Abolish the Police and Defund the Police are two phrases that have gained significant traction in the past few months. But, what exactly do they mean?  On this episode Mariah Parker, an Athens-Clarke County Commissioner and abolitionist, talks about the history of police abolition, her journey to becoming an abolitionist and her 50/10 Plan to Reimagine Public Safety budget proposal. We also talk about the difference between police abolition and defunding the police. Mariah also tells us about her own podcast, Waiting on Reparations. This episode's Who's that Lady (from History)? is Simone Weil.   Resources: Michelle Alexander, The New Jim Crow Angela Davis, Are Prisons Obsolete?
It has been almost six months that COVID-19 has been with us here in the United States. Yet we are still debating many things about the virus. On this episode Allison talks to Dr. Elizabeth Culatta, a medical sociologist and assistant professor in the Department of Social Sciences at Augusta University, about the socioeconomic impact of the pandemic and societal norms behind Americans' attitudes towards wearing masks. She also talks about the healthcare disparities being brought to the forefront of the conversation due to the pandemic and the Black Lives Matter movement. The Who's that Lady (from History)? is Fanny Brice. Resources: Visualizing the History of Pandemics 1918 Flu Pandemic America's Forgotten Pandemic Mask Wearing Rules in 1918 COVID-19: Voices Against Stigma and Discrimination CDC Employees on Toxic Work Environment Coronavirus and Black Americans Rate of Infection CDC Data on African American Infection Rates Masculinity and Wearing a Mask Mask Wearing in Public Jill McDevitt: Sexologist The Importance of Black Doctors Does Diversity Matter for Health? Trump Administration Strips the CDC of Control of Coronavirus Data
Bees!

Bees!

2020-07-1543:191

On this episode Allison talks to Jennifer Leavey, director of the Georgia Tech Urban Honey Bee Project and member of the band Catfight! Jennifer discusses all things bees including details about GT Urban Honey Bee Project, ways researchers incorporate the study of bees into developing new technologies and the difference between native bees and honey bees. She talks about bees' Waggle dance and how hives behave. She also talks about Catfight!'s new song and her career in music. The episode's Who's that Lady (from History)? is Eliza Jane Donovan, a beekeeper. Resources: Georgia Tech Urban Honeybee Project: Facebook Instagram Website Catfight! Spotify Majority Rules Video
COVID-19 cases are on the rise again. On this episode Allison talks with Laura Delfino about COVID-19. Back at the end of March she had the virus. Laura talks about her experience with having COVID-19, the ways it impacted her life and how she copes with the unknown. We also talk about ways to deal with future uncertainties. The Who's that Lady (from History)? is Dr. Margaret Chung.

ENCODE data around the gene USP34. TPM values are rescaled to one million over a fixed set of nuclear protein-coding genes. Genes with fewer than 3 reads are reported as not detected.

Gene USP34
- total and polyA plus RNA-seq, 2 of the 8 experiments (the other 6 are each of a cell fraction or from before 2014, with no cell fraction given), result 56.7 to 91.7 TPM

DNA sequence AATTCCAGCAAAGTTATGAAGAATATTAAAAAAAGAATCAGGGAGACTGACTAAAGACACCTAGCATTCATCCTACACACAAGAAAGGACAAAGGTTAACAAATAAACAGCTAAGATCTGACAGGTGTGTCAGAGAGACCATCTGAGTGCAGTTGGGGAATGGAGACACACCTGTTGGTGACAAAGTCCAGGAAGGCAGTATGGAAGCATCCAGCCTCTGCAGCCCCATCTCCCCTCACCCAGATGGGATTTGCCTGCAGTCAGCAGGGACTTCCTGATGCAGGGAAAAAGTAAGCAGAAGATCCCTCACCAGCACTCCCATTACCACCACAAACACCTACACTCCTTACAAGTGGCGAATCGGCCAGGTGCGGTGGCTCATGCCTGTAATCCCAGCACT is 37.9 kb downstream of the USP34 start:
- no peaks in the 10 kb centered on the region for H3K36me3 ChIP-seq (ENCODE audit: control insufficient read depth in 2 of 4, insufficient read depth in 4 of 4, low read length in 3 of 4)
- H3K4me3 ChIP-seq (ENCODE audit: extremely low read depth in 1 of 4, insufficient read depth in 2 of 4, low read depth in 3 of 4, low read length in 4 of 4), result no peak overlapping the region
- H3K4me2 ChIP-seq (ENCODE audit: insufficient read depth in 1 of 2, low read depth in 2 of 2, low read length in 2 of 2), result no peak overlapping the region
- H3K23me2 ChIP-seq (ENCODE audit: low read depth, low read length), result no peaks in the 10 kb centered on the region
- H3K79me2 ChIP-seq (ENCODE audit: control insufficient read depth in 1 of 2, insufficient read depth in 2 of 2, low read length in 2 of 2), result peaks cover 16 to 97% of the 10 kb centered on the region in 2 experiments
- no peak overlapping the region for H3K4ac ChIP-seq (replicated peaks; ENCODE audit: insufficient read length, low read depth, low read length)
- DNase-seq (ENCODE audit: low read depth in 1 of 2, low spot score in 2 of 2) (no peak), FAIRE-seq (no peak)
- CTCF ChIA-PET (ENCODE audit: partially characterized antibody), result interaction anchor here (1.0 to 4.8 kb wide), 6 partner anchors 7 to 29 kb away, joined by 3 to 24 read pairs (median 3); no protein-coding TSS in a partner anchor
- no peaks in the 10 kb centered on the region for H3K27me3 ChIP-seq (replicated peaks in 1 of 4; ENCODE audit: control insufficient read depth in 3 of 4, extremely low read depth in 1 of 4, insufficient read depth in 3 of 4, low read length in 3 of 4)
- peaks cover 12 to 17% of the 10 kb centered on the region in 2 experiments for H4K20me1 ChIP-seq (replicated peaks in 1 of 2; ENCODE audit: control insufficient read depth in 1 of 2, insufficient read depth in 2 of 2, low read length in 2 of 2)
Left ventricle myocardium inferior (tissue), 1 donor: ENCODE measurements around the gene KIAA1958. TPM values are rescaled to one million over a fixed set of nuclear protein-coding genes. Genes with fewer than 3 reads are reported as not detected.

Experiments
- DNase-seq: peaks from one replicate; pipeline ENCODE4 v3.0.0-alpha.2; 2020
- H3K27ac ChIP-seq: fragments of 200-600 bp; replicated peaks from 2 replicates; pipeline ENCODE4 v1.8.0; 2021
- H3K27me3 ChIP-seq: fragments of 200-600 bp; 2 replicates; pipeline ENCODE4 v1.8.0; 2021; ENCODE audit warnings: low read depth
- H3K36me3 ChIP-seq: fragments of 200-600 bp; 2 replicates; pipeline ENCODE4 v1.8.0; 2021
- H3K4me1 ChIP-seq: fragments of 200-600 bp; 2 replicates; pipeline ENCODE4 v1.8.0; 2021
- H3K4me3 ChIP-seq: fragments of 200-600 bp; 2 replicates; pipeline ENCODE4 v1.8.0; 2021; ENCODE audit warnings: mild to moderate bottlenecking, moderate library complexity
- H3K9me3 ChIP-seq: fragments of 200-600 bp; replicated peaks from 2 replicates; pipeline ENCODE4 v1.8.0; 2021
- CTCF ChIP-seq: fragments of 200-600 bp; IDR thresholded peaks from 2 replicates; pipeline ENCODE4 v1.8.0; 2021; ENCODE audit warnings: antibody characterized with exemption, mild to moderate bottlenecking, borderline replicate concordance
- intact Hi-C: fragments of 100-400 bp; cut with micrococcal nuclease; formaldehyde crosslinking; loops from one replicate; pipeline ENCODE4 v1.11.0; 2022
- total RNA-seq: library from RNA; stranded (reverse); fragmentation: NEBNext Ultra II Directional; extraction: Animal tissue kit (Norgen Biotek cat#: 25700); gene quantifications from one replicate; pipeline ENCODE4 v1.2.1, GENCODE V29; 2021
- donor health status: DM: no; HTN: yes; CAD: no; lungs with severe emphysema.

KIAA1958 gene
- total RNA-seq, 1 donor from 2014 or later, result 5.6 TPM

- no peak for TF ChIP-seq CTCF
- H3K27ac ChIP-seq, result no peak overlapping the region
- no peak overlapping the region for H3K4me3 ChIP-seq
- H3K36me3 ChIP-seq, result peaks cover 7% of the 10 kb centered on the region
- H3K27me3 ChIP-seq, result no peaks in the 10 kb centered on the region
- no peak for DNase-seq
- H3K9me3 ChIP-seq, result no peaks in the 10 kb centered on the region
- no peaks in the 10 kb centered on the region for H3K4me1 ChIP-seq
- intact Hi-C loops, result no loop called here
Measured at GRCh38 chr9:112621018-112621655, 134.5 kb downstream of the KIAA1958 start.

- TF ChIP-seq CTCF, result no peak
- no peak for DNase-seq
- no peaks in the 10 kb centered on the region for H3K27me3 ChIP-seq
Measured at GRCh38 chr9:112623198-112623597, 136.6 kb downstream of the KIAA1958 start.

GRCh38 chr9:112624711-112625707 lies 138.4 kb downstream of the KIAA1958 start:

Raising Anti-Racist Kids

Raising Anti-Racist Kids

2020-06-1742:561

On this episode Allison talks with Shannon Cofrin Gaggero, one of three facilitators for the Race Conscious Parenting Collective at Charis Books & More in Atlanta and author of the blog A Striving Parent. Shannon shares with us her constant journey to becoming antiracist, raising kids to be the same and ways to recognize white centeredness in your family's life. We talk about the BIPOC who have taught her along her way to being antiracist. Additionally, we talk about how parents and kids can practice being antiracist in daily life. The Who's that lady (from history)? is Elaine Brown. Resources: A Striving Parent Charis Books & More Embrace Race Raising Race Conscious Children The Conscious Kid  Mamademics Parenting is Political 
#PodcastBlackout

#PodcastBlackout

2020-06-0307:03

No new episode this week. Releasing it would feel like ignoring the protests and why they are being done. Instead, NYLL is participating in the #PodcastBlackout started by Cult 45: The Movie Podcast. NYLL stands in solidarity with the protesters against police brutality and racism. So, to honor and remember the black men, women, children and transwomen who have been slain by the police or victims of hate crimes we say their names. 
Media Literacy For All

Media Literacy For All

2020-05-2042:19

On this episode Allison talks to Jimmeka Anderson, founder and executive chair of the Charlotte, North Carolina based non-profit I AM not the MEdia. They talk about the non-profit's goals, the buzzword fake news and why media literacy is important in the American South. Jimmeka discusses how the same material she uses to teach teens can be used to teach media literacy to adults. They also talk about how to identify credible versus non-credible news sources. The Who's that Lady (from History)? is Ida Minerva Tarbell, an investigative journalist. Resources:  Website: I AM not the MEdia IG: @iamnotthemedia Twitter: @iamnotthemedia , @jimmekaanderson Promo: Tender Bloodsport  
Rowan + Sage

Rowan + Sage

2020-05-0645:46

Rowan + Sage owner Sarah Corbett talks with Allison about her small-batch apothecary. Sarah shares her journey to becoming a clinical herbalist and how she uses education and advocacy in her profession. They discuss the difference between being a clinical herbalist and a medical doctor. Additionally, Sarah talks about wild crafting, women's health and humanity's realtionship with plants. The Who's that Lady (from History)? is Sanapia, a Comanche medicine woman.  Promos for Tender Bloodsport and Counter Programming.